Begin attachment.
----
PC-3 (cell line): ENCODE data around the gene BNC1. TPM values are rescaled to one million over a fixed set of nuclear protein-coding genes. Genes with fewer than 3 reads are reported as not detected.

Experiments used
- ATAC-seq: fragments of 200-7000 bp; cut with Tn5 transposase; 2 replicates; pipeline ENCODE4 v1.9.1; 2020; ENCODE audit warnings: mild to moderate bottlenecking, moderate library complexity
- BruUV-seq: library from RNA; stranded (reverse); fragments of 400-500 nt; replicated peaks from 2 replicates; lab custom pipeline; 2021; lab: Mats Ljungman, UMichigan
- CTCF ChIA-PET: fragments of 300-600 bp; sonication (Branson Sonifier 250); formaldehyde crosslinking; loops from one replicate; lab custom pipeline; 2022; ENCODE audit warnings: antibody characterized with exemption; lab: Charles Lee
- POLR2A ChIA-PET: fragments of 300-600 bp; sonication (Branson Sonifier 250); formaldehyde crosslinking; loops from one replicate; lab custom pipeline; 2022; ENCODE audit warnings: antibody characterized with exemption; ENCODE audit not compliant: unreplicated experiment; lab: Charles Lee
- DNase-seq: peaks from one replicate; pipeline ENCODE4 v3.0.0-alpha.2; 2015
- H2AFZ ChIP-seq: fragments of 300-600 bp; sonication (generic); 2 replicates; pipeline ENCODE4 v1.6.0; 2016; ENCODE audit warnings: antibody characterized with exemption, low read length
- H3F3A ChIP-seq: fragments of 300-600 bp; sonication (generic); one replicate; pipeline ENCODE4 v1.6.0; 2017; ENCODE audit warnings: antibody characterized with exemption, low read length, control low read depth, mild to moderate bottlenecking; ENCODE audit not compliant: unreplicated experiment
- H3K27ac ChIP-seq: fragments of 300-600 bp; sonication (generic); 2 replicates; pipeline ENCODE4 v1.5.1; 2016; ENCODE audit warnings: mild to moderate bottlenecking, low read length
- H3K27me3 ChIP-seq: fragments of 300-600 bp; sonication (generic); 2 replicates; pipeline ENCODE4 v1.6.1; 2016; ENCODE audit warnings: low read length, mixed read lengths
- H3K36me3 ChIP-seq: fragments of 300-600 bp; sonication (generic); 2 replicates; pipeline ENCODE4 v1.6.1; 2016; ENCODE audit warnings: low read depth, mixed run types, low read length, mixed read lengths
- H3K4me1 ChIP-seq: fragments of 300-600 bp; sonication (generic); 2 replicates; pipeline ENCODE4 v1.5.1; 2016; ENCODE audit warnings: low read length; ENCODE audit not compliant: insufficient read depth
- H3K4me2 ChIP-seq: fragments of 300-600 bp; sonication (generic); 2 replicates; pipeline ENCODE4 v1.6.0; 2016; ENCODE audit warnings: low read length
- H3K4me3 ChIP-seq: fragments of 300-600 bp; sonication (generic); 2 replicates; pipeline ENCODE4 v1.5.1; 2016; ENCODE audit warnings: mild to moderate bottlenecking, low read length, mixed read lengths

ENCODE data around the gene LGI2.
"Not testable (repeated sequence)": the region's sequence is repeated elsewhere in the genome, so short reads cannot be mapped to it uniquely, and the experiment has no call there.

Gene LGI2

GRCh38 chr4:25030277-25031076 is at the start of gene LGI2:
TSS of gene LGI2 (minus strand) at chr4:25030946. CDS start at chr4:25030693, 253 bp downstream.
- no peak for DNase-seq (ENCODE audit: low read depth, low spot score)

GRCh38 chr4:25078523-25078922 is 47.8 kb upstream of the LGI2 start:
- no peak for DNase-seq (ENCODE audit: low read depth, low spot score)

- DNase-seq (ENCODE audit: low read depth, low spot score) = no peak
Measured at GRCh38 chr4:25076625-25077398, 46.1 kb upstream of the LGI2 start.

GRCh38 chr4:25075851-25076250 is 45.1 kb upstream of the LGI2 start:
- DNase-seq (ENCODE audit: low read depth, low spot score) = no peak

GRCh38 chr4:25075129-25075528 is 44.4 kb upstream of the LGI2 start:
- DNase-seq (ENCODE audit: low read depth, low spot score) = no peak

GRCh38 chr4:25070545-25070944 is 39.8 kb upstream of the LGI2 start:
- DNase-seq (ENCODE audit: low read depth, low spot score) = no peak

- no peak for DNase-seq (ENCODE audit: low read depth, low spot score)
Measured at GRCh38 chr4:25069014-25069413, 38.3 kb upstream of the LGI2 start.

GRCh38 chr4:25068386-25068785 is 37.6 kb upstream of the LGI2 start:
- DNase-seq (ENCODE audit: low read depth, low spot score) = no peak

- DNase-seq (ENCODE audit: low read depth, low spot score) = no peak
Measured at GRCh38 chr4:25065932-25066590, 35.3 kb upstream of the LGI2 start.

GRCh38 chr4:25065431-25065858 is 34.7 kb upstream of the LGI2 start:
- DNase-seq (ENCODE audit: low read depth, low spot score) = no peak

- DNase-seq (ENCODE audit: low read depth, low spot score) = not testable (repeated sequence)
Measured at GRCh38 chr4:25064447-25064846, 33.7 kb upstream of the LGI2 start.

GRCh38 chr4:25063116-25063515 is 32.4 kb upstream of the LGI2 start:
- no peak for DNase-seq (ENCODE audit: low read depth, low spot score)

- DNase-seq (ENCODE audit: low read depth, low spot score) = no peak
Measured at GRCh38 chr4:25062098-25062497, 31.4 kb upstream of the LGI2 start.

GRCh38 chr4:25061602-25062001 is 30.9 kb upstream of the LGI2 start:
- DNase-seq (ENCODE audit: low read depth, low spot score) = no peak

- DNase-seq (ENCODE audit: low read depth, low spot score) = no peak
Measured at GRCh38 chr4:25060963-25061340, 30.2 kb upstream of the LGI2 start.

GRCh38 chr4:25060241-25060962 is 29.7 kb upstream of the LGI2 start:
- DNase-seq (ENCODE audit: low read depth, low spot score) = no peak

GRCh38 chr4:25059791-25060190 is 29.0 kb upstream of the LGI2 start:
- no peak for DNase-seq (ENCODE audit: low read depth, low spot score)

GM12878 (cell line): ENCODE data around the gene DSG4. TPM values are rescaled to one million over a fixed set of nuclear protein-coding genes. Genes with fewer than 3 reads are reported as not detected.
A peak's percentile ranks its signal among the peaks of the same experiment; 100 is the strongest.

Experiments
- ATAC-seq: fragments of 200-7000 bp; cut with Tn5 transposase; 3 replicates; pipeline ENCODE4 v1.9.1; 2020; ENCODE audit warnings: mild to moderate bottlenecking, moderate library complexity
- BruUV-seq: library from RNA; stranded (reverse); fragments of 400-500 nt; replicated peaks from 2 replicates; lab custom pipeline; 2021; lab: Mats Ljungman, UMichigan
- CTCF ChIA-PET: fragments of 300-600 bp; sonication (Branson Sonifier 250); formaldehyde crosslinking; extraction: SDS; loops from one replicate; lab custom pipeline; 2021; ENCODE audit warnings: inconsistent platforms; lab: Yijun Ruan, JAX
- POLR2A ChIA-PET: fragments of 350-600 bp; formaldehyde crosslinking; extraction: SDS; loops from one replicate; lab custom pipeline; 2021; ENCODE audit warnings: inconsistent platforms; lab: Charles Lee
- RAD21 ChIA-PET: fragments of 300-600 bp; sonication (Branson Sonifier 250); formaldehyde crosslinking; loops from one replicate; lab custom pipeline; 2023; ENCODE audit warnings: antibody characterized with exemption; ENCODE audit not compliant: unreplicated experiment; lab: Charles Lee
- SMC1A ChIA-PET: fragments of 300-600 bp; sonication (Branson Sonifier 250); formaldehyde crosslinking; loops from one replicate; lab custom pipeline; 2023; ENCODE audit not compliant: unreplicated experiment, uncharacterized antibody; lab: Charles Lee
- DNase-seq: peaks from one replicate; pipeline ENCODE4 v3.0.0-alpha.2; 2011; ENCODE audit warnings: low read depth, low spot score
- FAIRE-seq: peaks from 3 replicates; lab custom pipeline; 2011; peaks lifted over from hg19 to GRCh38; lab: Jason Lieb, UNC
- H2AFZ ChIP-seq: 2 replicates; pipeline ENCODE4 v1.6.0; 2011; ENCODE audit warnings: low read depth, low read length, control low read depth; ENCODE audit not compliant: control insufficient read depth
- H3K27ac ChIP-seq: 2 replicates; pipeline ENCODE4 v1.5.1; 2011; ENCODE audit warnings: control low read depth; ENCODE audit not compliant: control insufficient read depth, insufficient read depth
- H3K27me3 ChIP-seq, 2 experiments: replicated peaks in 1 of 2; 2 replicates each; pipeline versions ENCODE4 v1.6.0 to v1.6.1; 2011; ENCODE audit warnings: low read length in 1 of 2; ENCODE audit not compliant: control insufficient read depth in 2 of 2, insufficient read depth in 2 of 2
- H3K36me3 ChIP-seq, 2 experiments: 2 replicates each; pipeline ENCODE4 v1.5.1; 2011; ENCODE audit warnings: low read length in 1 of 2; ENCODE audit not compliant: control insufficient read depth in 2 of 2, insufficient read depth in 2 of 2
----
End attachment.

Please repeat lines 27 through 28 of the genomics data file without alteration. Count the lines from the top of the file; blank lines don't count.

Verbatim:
- DNase-seq (ENCODE audit: low read depth, low spot score) = no peak

GRCh38 chr4:25075129-25075528 is 44.4 kb upstream of the LGI2 start: